Granuloma Annulare is a raised, bumpy or ring-shaped lesion, which can occur singly or in groups on the skin. It is more common in children and young adults, although it may affect people of all ages. Women are twice as likely as are men to develop Granuloma Annulare.
What Granuloma Annulare Looks Like:
Granuloma Annulare may be pearly white, skin-colored, red or purple. It is most often in an isolated area, but may appear as several “bumps” spread over the body. Beginning as a round, firm, smooth bump, the lesion becomes a circular ring with a clear center, which resembles the shape of a doughnut. While Granuloma Annulare can develop on any part of the skin, it appears most often on the tops of the hands and feet, elbows, and knees. It usually does not peel or itch and for that reason, can often go unnoticed.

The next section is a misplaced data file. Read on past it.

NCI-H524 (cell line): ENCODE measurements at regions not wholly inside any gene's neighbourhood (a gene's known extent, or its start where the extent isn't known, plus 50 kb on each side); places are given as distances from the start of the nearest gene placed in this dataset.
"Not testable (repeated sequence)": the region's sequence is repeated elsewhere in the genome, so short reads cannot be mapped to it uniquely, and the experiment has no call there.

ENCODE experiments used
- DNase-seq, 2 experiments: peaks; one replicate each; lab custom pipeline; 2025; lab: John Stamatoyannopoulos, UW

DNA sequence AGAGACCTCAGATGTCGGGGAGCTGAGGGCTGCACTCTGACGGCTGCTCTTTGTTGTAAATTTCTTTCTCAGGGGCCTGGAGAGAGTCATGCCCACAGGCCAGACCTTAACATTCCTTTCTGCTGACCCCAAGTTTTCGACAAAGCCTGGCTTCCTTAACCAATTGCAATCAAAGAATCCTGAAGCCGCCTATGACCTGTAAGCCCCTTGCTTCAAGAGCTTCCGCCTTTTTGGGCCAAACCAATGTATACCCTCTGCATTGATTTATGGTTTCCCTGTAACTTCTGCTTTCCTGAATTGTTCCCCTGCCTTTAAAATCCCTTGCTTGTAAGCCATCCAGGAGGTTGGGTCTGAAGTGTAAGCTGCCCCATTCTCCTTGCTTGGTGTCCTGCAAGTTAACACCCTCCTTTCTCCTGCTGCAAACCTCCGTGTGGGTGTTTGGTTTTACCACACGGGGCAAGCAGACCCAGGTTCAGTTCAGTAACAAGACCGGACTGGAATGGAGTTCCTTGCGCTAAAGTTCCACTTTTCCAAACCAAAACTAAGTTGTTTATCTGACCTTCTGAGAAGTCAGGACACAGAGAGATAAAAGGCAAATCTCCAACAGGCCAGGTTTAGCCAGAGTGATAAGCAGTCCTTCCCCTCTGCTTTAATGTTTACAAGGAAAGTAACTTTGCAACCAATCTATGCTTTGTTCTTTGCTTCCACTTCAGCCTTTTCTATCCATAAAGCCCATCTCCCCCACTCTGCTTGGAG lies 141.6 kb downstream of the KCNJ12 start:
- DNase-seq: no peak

Causes of Granuloma Annulare:
No one knows what causes Granuloma Anulare, but a reaction in the immune system may play a role. There may be a relationship between Granuloma Annulare and diabetes. So far, this remains unproven.
Having Granuloma Annulare does not mean that you are ill. Most people do not have symptoms, and the only sign is a spot on the skin. A few experience mild itching.
Other Diseases That Granuloma Annulare Looks Like:
Granuloma Annulare is most often confused with ringworm. It also may look like insect bites. One insect bite in particular may resemble Granuloma Annulare. This is the initial lesion of Lyme disease, which is called Erythema Migrans.